The Household Items That Are Harmful to Cats

Cat sniffs plant growing on a windowsill, indoors.

Cats are curious by nature and happiest when exploring new environments at their leisure. Despite having superb survival skills, a feline’s curiosity could increase their likelihood of consuming or encountering a toxic product that may pose a risk to their health.

As your pet’s human companion, it’s your job to keep your furry feline as safe as possible, which may mean removing some hazardous items from your home or placing them out of reach. Learn about the household items that are harmful to cats.


Many pet families might not think twice about incorporating beautiful houseplants into one or more rooms in the home. However, some varieties are toxic to cats, which may lead to nausea, vomiting, diarrhoea, or worse. Some plants and flowers don’t even need to be consumed to trigger a reaction in cats:  some plants, like poison ivy, cause irritation on contact. Other plants leave toxic pollen on your cat’s skin and haircoat, which are later ingested during grooming.    Ingesting small amounts of pollen from a lily can cause a critical illness. 

If a cat ingests or encounters a toxic houseplant, you mustn’t delay seeking veterinary care to avoid illness or fatal organ failure If you suspect toxic plant exposure, acting quickly and decisively can be your cat’s key to a good recovery. The right pet insurance policy can help manage the cost of life-saving veterinary care.

Cleaning products

Various household cleaning products are harmful to cats, as they may cause vomiting, breathing difficulties, chemical burns, excessive drooling, and fatalities. 

For this reason, you must keep the following items away from your furry friend:

  • Bleach
  • Detergent
  • Toilet bowl cleaners
  • Antifreeze

Ensure you and your loved ones close the lid on the toilet, as a cat might be tempted to drink water from the bowl when thirsty. Also, you must carefully dispose of any washing liquid or detergents, which you should never leave uncovered.

Human foods

Cats are known for being a little greedy and might have no qualms about climbing onto countertops or into trash cans for an extra serving of food.

However, many human foods are toxic to cats and may cause a range of health problems such as gastrointestinal issues, red blood cell damage, or kidney failure.

Keep the following items out of a cat’s reach:

  • Grapes
  • Raisins
  • Caffeine-based products, such as coffee and chocolate
  • Onions and garlic
  • Raw dough
  • Alcohol
  • Products containing xylitol, such as gum, toothpaste, and mints.


Cats should only receive medication prescribed by a veterinarian for a specific health issue. Any pill, liquid, ointment, cream, or vitamin for human consumption should be stored away from a feline, as it could cause a serious health issue or prove fatal.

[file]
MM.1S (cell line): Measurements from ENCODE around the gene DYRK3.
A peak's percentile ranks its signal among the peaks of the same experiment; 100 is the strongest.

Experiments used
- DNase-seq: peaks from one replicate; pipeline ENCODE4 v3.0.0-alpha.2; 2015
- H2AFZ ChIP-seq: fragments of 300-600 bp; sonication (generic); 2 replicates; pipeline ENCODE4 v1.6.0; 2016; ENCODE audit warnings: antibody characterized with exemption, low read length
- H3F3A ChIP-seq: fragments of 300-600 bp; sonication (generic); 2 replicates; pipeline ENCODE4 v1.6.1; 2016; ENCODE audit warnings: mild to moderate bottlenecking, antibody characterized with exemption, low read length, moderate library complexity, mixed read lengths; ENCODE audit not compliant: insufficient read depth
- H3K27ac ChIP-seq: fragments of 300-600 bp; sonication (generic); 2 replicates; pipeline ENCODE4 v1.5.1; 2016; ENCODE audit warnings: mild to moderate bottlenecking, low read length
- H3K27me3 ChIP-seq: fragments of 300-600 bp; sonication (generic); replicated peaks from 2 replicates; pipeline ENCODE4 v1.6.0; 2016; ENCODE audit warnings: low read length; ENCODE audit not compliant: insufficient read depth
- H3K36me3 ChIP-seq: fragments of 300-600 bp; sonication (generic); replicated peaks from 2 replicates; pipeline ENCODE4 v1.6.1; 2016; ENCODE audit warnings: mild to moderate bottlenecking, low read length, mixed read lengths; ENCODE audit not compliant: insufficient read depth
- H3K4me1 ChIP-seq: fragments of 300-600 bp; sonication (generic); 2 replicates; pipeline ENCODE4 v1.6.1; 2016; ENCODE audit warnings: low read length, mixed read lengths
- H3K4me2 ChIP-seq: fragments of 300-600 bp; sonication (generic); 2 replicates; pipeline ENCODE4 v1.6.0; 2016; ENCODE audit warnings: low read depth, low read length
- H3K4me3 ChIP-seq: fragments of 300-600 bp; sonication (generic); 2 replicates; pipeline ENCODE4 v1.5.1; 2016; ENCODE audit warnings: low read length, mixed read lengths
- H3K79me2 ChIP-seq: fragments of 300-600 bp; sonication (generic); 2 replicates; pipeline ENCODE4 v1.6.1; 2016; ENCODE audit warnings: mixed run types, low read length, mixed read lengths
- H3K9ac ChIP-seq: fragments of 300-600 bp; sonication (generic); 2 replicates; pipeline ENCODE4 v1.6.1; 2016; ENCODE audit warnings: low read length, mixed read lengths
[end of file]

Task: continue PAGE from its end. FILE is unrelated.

Place medication in a cabinet to prevent a cat from consuming it, and never touch your pet when you have a cream or ointment on your skin. If you suspect a cat has ingested a medication or even a cosmetic product, call or visit a vet right away.

Insect or rodent baits

Insects and rodent baits might be your first port of call when experiencing an infestation in your home. However, the poisons can cause severe illness in cats, which you must address immediately by visiting a vet.

If a cat consumes an insect or rodent poison, they might stagger, walk with an unusual gait, become lethargic, or have blood in their urine, vomit, or faeces. Also, the baits can result in laboured breathing or visible bruising due to blood clotting abnormalities.

Curious cats need extra care

The adage "curiosity killed the cat" serves as a poignant reminder of the potential dangers lurking within the average household. As guardians of our inquisitive feline friends, it is imperative to foster a safe environment, meticulously screening for and mitigating hazards that could compromise their well-being.

Vigilance and prompt action are crucial in the event of accidental exposure or ingestion. Moreover, investing in a suitable pet insurance policy can alleviate the financial strain of emergency veterinary treatments, ensuring your cat receives the best possible care without delay. Ultimately, by taking these precautions, we can provide our beloved cats with a secure and nurturing home where they can explore, play, and thrive under our watchful care.

Article reviewed by: Dr. Jennifer Sperry, DVM.
The information provided and contained herein are the opinions of PTZ Insurance Services Ltd. which are based on external publication. The content is not intended to be a substitute for professional veterinary advice. PTZ Insurance Services Ltd. assumes no responsibility or liability for any loss, claims or damages arising out of the within content.